Design Texas AgriLife Research and Texas AgriLife Extension Service are collaborating with building owners in Houston to find ways to build and maintain green roofs for energy savings. (Texas AgriLife Research photo by Kathleen Phillips)

Published on August 10th, 2012 | by GBE FACTS

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How a Green Roof Can Improve Your Home

Texas AgriLife Research and Texas AgriLife Extension Service are collaborating with building owners in Houston to find ways to build and maintain green roofs for energy savings. (Texas AgriLife Research photo by Kathleen Phillips)

Wish you had a bigger garden? It’s likely you can’t extend your backyard, but there may be another way to get more green space: on your roof!

Green roofs have long been popular in Europe and have started to become more popular in the United States. Why? Because they offer homeowners countless benefits beyond just looking good:

  • Last longer than conventional roofs
  • Reduce energy costs
  • Absorb storm water
  • Improve air quality

There are two main kinds of green roofs: intensive and extensive. An intensive green roof has strong structural support, allowing it to house bushes, trees, paths, and benches, functioning as a rooftop garden. Extensive green roofs, on the other hand, require less support and little maintenance, support only ground cover for environmental benefits.

The upfront cost of installing a green roof is not inexpensive since they require professional design, structural analysis, and multiple systems. The simpler extensive green roof starts at around $8 per square foot. However, this price is predicted to drop as they become more popular.

It’s also expected that more incentives will be offered since green roofs offer many benefits to cities. The greenery and soil absorbs and filters water that would otherwise flow through polluted streets, over-taxing sewer systems. Green roofs also improve air quality by removing pollution and producing oxygen, and help keep temperatures down since they use heat energy as water evaporates from leaves.

Still, even without a reduction in price or any additional incentives, you will ultimately benefit from the installation of a green rooftop financially because of their durability and reduced energy costs. One Canadian study found that a simple 6-inch extensive green roof reduced summer energy use by 75%! And of course, if you choose to go with an intensive green roof, you are also adding to the livable space in your home.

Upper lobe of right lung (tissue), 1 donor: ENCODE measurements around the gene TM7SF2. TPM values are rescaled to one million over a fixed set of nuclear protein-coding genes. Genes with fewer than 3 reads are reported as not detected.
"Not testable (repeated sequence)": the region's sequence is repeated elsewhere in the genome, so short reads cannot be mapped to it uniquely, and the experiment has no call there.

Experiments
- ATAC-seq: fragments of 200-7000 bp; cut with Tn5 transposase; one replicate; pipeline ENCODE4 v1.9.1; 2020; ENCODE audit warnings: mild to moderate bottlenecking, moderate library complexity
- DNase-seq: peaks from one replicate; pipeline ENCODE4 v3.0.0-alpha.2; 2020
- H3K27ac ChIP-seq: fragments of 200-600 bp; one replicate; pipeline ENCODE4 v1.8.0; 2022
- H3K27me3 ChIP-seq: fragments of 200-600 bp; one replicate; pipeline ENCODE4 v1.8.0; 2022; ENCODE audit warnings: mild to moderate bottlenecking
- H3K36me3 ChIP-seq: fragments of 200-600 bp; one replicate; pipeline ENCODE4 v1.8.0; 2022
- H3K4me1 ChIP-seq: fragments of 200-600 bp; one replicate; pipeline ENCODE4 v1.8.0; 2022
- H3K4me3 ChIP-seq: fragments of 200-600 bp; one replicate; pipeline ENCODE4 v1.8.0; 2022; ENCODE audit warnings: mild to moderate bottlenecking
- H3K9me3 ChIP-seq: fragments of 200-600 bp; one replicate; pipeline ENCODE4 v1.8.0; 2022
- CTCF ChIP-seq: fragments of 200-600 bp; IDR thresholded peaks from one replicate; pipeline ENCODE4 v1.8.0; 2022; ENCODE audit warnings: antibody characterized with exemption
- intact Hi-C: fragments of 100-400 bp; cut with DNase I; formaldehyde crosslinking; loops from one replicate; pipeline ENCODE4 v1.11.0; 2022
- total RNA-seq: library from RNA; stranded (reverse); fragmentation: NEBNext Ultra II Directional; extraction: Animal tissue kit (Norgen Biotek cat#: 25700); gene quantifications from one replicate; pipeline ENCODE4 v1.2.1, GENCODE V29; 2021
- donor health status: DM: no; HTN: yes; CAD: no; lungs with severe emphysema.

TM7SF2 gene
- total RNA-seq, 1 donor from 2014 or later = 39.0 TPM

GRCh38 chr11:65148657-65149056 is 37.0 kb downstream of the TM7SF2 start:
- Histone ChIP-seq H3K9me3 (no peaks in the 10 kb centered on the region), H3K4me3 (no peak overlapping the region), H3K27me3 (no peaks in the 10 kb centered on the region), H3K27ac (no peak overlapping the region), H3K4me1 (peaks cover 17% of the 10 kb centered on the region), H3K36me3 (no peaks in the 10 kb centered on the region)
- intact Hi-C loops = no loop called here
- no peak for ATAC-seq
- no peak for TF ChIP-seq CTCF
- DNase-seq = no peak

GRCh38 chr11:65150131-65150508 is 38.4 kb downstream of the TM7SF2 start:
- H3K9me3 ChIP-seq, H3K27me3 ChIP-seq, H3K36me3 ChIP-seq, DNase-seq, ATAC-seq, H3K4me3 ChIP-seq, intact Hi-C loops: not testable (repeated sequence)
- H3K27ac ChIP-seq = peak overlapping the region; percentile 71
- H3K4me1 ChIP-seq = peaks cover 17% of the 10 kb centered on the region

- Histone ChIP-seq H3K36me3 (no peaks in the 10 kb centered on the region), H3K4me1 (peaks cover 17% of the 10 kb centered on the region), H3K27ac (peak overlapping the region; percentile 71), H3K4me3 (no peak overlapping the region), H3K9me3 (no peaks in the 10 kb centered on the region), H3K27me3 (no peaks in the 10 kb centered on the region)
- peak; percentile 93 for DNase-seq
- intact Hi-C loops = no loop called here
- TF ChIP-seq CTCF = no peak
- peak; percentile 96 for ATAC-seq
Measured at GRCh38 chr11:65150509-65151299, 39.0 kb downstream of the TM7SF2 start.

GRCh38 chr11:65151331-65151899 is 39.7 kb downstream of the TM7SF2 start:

To install a green roof on your home, you will need to choose between an intensive or extensive design. For an intensive design, you’ll need to contact a certified contractor since it may require some structural changes to support the weight of the new roof.

However, if you decide on an extensive green roof, it may be possible to do it yourself. To partially cover your roof, it is recommended that the green area is placed on a flat or low-sloping area below a higher roof to allow it to slow and filter runoff from the rain. For a slope with a rise steeper than three feet for every 12 feet of length, you will likely need a system for holding the soil in place.

You’ll also need to ensure that your roof can handle 27 pounds per square foot. A good test is to walk on your roof and look for any bounce or wobble. If in doubt, contact a professional to verify, and ensure you follow local building codes.

Installation involved placing a multi-layer, waterproof barrier between the soil and roof decking to prevent water and roots from causing damage.

All of the benefits offered by these eco-friendly rooftops can help improve the value of your home when it comes time for sale, but perhaps more importantly, it can make it more comfortable for you and your family here and now! An intensive green roof can provide you with a private place to relax often while enjoying beautiful aerial views while an extensive system can add a unique curb appeal of your home.

Can you say that about the roof you have now?

About the Author: Danielle Green just installed her own green roof! She reviews interior design in the North Shore.

Photo: agrilifetoday




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  • http://ezing.tumblr.com John Porterfield

    Reflections on skinning a roof –
    Green roofs have an albedo (reflectivity) of about 25%, while “cool” roofing will reflect around 90% of solar radiation. The immediate result: cool roofs return solar heat to the sky while vegetated roofs absorb heat that is released the following night. Cool roofing is designed to give off (“emit”) heat to sky at night. A cool roof, then, is a better way to avoid global warming than a vegetated roof.
    When calculating structural load in a cold climate, design for rain-soaked soil, followed by freeze, followed by heavy snow (worst case load).
    When counting benefit of stormwater management, compare cost to roof drains designed to retain and then release water.
    Perhaps actively raising food on the roof would favor the (usually) costly vegetated roof, though consider raising food at ground level, perhaps starting or joining a community garden. Or an alternative roof gardening strategy: plants with broad leaves, in containers at existing structural support, that shade the roof in summer (think melons!), then expose a heat-absorbing roof to the sun in winter when urban heat can offset fuel use.
    As regards having soil above my head . . . I am willing to wait!

    • http://www.glennrileymeyers.comorhttp://www.ourgreenstreetsblog.com Glenn Meyers

      We posted your letter

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    magnificent publish, very informative. I ponder
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